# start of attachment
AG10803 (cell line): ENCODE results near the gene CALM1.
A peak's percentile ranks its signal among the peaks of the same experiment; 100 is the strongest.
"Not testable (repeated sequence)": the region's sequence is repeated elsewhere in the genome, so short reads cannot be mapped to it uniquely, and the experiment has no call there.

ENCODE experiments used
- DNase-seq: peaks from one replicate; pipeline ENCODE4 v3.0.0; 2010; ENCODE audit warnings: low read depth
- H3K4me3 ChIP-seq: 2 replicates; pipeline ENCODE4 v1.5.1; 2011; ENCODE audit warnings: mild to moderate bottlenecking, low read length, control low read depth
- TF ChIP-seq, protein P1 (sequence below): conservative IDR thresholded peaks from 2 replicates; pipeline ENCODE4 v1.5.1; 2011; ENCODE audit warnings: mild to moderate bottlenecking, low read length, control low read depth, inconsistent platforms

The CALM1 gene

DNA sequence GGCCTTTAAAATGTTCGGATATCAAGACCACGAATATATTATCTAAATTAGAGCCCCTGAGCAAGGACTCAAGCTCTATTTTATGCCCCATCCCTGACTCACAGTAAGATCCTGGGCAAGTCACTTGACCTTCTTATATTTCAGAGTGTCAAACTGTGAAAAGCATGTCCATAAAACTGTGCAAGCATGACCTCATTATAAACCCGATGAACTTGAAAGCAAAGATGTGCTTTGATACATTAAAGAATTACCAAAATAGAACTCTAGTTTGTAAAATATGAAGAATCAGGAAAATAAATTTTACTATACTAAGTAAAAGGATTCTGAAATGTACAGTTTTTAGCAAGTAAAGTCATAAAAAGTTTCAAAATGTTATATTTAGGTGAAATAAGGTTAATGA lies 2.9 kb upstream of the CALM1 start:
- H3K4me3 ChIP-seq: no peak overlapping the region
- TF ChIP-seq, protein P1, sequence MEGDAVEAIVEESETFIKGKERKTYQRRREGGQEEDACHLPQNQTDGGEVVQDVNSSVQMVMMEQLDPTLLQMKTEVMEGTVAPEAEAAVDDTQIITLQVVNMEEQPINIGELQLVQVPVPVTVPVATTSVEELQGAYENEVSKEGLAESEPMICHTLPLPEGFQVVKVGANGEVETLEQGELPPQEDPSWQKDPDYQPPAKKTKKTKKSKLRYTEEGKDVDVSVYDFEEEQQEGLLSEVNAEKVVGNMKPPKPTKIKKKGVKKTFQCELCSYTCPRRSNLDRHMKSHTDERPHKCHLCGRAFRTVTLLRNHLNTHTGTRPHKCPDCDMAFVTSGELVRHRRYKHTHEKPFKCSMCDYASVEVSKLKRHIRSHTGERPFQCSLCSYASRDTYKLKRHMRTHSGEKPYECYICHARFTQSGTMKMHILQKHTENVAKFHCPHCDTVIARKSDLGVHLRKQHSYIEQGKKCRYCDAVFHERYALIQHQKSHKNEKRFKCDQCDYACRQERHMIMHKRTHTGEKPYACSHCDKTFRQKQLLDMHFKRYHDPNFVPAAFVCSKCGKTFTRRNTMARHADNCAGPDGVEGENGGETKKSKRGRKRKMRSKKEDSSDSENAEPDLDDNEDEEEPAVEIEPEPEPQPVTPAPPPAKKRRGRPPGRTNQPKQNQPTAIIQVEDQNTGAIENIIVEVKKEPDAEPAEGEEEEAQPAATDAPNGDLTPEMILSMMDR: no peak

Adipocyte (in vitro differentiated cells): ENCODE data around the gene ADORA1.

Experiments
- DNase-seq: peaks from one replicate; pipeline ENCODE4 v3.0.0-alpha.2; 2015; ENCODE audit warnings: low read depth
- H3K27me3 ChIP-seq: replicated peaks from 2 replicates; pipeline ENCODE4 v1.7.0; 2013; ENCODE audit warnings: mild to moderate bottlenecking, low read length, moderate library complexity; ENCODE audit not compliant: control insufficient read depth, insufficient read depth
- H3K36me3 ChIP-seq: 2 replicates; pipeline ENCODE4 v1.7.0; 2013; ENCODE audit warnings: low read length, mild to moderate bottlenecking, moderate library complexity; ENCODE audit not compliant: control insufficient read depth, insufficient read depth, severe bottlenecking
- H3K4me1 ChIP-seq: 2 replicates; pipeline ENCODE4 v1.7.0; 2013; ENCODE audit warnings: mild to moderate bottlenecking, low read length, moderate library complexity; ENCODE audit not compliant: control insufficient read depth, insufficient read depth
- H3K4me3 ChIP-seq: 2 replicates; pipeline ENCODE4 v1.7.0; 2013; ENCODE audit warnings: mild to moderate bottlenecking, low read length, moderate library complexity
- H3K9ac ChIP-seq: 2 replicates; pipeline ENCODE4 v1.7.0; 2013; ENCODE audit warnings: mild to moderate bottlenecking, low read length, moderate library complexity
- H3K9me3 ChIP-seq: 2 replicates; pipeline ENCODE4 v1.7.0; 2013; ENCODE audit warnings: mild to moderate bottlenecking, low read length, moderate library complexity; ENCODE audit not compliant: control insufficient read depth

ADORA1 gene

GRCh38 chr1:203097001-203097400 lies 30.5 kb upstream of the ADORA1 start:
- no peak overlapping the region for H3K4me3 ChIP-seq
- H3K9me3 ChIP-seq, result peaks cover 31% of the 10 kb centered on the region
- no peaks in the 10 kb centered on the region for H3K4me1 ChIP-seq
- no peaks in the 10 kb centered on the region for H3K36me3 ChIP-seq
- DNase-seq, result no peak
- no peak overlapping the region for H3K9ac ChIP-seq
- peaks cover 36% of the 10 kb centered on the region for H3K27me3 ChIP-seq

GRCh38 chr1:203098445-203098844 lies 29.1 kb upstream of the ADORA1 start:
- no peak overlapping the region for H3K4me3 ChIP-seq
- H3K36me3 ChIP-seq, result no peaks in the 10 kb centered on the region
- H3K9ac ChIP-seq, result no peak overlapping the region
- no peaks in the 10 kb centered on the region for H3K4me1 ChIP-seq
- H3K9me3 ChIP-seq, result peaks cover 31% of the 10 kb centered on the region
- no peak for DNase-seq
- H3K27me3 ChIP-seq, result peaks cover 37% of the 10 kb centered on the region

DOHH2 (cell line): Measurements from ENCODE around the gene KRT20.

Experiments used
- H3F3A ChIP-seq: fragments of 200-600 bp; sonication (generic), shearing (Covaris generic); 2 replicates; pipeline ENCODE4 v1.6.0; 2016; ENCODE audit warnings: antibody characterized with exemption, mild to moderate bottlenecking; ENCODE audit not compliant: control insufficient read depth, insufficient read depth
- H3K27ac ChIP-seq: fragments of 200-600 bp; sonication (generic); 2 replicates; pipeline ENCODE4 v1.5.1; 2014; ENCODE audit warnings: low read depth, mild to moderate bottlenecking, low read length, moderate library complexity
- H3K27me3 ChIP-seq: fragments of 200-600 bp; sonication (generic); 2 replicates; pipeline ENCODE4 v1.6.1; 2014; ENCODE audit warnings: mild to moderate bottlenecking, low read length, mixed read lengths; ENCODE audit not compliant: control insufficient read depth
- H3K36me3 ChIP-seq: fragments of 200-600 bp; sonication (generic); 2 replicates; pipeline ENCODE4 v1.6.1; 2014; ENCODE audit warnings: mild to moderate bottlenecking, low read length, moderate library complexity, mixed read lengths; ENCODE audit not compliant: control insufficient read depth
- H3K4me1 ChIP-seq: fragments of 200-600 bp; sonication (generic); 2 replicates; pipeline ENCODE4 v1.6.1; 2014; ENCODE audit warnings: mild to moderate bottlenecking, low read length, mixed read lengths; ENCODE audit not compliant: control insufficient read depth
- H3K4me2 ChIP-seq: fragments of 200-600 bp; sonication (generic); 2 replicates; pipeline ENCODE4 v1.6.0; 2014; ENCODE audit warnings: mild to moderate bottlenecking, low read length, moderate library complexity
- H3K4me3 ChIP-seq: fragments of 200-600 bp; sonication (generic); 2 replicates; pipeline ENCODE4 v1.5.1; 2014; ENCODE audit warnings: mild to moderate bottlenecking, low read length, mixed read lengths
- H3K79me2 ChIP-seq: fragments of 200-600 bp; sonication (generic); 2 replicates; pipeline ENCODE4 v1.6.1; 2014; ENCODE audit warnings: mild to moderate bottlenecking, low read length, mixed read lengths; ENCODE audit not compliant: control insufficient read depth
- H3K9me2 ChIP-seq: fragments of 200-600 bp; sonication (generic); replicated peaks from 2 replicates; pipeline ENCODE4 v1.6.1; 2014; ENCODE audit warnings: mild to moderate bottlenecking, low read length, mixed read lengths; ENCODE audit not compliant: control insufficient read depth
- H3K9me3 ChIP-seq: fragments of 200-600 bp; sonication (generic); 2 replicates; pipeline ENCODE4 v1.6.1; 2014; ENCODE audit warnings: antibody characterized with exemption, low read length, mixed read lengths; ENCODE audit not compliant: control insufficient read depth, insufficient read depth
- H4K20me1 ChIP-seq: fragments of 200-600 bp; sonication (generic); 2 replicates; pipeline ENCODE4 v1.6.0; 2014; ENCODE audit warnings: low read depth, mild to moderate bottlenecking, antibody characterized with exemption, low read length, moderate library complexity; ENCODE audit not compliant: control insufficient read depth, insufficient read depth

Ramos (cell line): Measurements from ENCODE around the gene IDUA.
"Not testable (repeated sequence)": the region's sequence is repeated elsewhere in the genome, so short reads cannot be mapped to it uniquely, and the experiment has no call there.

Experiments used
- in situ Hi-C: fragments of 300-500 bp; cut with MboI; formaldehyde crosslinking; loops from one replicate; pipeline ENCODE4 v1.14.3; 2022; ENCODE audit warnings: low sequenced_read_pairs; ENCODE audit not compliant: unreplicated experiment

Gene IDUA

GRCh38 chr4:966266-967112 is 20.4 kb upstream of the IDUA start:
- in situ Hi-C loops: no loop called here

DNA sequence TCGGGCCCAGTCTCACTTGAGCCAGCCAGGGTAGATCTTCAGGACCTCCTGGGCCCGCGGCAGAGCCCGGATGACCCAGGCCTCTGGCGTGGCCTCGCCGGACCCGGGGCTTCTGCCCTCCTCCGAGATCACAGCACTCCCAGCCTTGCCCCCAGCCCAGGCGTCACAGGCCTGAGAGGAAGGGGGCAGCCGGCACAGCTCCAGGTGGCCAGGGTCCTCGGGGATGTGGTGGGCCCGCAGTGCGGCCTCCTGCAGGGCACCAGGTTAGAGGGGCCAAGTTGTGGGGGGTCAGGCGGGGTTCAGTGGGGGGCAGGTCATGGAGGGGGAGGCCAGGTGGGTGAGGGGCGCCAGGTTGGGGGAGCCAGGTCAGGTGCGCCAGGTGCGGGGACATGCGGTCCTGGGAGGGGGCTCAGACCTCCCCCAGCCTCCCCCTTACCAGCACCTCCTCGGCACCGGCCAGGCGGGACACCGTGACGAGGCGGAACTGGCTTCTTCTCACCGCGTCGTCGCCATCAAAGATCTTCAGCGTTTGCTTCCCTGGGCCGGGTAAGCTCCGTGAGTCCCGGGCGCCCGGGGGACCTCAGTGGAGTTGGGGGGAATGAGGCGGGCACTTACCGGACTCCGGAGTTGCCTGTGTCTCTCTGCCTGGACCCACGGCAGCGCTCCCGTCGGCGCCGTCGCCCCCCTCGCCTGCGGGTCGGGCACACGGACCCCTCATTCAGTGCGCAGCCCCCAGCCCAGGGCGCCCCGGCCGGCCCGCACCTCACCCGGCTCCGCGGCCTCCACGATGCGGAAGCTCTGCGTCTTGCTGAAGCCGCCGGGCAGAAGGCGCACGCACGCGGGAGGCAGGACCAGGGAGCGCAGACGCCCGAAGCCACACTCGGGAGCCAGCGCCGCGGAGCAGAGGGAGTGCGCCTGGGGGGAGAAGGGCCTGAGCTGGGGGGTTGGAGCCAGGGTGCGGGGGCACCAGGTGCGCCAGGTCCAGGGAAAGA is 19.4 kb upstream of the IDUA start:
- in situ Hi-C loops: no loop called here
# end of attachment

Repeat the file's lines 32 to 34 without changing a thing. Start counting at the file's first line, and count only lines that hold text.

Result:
- H3K36me3 ChIP-seq, result no peaks in the 10 kb centered on the region
- H3K9ac ChIP-seq, result no peak overlapping the region
- no peaks in the 10 kb centered on the region for H3K4me1 ChIP-seq